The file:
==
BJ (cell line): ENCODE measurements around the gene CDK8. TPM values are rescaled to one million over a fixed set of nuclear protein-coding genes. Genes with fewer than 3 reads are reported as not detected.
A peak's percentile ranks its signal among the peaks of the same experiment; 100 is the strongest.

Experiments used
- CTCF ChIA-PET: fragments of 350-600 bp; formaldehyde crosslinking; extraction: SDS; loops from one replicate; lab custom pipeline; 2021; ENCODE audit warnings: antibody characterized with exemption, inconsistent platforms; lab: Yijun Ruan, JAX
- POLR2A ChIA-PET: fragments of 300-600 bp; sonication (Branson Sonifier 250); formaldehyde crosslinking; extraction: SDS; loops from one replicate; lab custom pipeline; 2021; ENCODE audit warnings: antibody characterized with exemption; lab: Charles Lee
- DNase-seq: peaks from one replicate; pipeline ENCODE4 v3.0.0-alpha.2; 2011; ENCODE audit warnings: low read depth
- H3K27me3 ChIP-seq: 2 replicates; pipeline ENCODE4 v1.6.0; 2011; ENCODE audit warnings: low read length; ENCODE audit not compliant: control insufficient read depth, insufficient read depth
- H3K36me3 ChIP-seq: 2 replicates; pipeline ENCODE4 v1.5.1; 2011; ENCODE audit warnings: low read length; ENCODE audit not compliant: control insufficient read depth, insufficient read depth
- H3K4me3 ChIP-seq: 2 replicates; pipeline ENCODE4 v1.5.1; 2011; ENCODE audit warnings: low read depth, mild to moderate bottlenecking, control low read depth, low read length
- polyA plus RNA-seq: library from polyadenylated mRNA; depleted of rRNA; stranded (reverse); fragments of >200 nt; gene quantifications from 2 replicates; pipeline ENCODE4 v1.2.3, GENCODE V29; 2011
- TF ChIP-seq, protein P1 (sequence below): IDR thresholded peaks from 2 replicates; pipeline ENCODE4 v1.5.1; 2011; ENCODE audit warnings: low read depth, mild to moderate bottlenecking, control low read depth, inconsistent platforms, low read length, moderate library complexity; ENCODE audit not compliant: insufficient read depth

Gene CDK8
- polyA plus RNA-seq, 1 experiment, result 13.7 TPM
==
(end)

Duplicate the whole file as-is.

BJ (cell line): ENCODE measurements around the gene CDK8. TPM values are rescaled to one million over a fixed set of nuclear protein-coding genes. Genes with fewer than 3 reads are reported as not detected.
A peak's percentile ranks its signal among the peaks of the same experiment; 100 is the strongest.

Experiments used
- CTCF ChIA-PET: fragments of 350-600 bp; formaldehyde crosslinking; extraction: SDS; loops from one replicate; lab custom pipeline; 2021; ENCODE audit warnings: antibody characterized with exemption, inconsistent platforms; lab: Yijun Ruan, JAX
- POLR2A ChIA-PET: fragments of 300-600 bp; sonication (Branson Sonifier 250); formaldehyde crosslinking; extraction: SDS; loops from one replicate; lab custom pipeline; 2021; ENCODE audit warnings: antibody characterized with exemption; lab: Charles Lee
- DNase-seq: peaks from one replicate; pipeline ENCODE4 v3.0.0-alpha.2; 2011; ENCODE audit warnings: low read depth
- H3K27me3 ChIP-seq: 2 replicates; pipeline ENCODE4 v1.6.0; 2011; ENCODE audit warnings: low read length; ENCODE audit not compliant: control insufficient read depth, insufficient read depth
- H3K36me3 ChIP-seq: 2 replicates; pipeline ENCODE4 v1.5.1; 2011; ENCODE audit warnings: low read length; ENCODE audit not compliant: control insufficient read depth, insufficient read depth
- H3K4me3 ChIP-seq: 2 replicates; pipeline ENCODE4 v1.5.1; 2011; ENCODE audit warnings: low read depth, mild to moderate bottlenecking, control low read depth, low read length
- polyA plus RNA-seq: library from polyadenylated mRNA; depleted of rRNA; stranded (reverse); fragments of >200 nt; gene quantifications from 2 replicates; pipeline ENCODE4 v1.2.3, GENCODE V29; 2011
- TF ChIP-seq, protein P1 (sequence below): IDR thresholded peaks from 2 replicates; pipeline ENCODE4 v1.5.1; 2011; ENCODE audit warnings: low read depth, mild to moderate bottlenecking, control low read depth, inconsistent platforms, low read length, moderate library complexity; ENCODE audit not compliant: insufficient read depth

Gene CDK8
- polyA plus RNA-seq, 1 experiment, result 13.7 TPM